SIGT (Sharrow Industrial Garden Triangle) The John Street Triangle Conservation Area is located within the Sharrow area of Sheffield and is the physical site of the first live project of the 2011 MAUD Studio at the University of Sheffield. In recent years this area has been a home to a wide variety of light industries, artists, and musicians. It is also well known for the iconic status of the Portland Works building and the ongoing movement for acquiring and renovating the whole triangle area. SIGT proposed a renewed Triangle as a magnet point ‘owned’ by the city’s green network. The ‘garden’ echoing 19th Century Sheffield with traditional hand-made stainless steel cutlery and other small ‘masters’ – a place attracting people by promoting from within a committed atmosphere vibrant social interaction. A ‘garden’ of all types of growth, full of fun and open to all.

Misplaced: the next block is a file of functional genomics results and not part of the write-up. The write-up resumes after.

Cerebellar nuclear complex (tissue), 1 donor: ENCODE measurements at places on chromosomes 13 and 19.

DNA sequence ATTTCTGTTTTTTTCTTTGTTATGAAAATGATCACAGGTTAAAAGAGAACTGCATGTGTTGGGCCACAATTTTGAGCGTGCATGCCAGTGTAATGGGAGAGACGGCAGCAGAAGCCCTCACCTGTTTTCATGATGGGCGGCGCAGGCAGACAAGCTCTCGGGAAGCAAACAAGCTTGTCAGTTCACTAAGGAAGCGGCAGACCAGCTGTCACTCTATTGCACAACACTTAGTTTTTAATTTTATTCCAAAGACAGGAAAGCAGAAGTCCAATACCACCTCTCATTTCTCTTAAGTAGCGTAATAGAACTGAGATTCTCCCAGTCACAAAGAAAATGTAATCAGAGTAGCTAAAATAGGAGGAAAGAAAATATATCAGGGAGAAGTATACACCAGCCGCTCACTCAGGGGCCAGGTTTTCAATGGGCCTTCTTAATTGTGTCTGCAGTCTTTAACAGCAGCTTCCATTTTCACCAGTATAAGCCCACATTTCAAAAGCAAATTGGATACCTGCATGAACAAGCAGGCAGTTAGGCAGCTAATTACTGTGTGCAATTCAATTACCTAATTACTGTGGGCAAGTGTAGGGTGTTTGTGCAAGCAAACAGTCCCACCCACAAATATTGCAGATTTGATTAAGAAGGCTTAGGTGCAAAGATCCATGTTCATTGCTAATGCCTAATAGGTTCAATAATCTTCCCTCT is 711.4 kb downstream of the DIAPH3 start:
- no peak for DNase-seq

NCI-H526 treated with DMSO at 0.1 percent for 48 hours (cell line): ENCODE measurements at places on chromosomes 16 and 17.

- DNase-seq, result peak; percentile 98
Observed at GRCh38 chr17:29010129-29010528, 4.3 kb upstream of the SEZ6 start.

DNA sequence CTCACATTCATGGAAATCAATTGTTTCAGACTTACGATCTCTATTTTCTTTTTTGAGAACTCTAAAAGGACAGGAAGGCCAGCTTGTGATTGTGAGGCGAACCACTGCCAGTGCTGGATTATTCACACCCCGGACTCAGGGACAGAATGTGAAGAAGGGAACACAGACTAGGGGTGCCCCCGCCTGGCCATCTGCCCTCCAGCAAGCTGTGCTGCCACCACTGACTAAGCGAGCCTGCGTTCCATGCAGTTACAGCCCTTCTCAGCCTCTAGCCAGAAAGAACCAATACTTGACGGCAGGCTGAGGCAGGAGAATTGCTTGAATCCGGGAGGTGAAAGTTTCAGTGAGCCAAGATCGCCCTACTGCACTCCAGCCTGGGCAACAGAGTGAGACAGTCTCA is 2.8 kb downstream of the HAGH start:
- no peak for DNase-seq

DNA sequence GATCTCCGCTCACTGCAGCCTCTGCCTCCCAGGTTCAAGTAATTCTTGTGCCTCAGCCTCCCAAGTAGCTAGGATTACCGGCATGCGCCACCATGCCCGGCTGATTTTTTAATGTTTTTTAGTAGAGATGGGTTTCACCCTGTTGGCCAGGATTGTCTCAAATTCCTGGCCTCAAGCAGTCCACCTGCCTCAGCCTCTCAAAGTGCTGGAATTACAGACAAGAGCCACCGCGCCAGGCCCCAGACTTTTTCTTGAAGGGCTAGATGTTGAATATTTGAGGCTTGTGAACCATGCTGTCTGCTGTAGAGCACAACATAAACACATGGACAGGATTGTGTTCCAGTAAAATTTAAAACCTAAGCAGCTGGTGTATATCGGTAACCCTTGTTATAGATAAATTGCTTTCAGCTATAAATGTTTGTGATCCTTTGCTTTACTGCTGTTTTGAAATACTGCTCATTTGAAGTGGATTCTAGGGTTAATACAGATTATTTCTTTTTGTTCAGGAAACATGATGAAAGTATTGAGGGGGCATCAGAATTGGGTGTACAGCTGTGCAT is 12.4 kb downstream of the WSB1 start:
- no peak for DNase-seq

How to rescue & revive a leftover urban area?
Three overall objectives were targeted by the design framework:
Conservation of existing urban forms.
Consolidation of established character and diversity of uses.
Reinforcement of a unified ‘Sense of Place’.
The design concept was established by using traditional (interviewing and photography) and creative site survey (mapping entrance doors) methods. Entrances tell us a great deal so the mapping of the entrance doors of the John Street Triangle revealed the big disconnections; another unexpected and important discovery was that every main facade had an arched entrance leading to a courtyard and that most of them could play an active role the redevelopment.
Linking these arch entrances and their courtyards not only established a logical inner-network amongst the Triangle community but provided an axis to organise various points of attraction as well. Each hub is shaped by reinforcing its build character and plays out a sequence of routes at both spatial and activity levels.
The introduction of a new residential area for artists not only reinforces the culture led development but completes a cycle of 24 hours use. Existing vacant spaces have been transformed into an open space for both inhabitants and city visitors.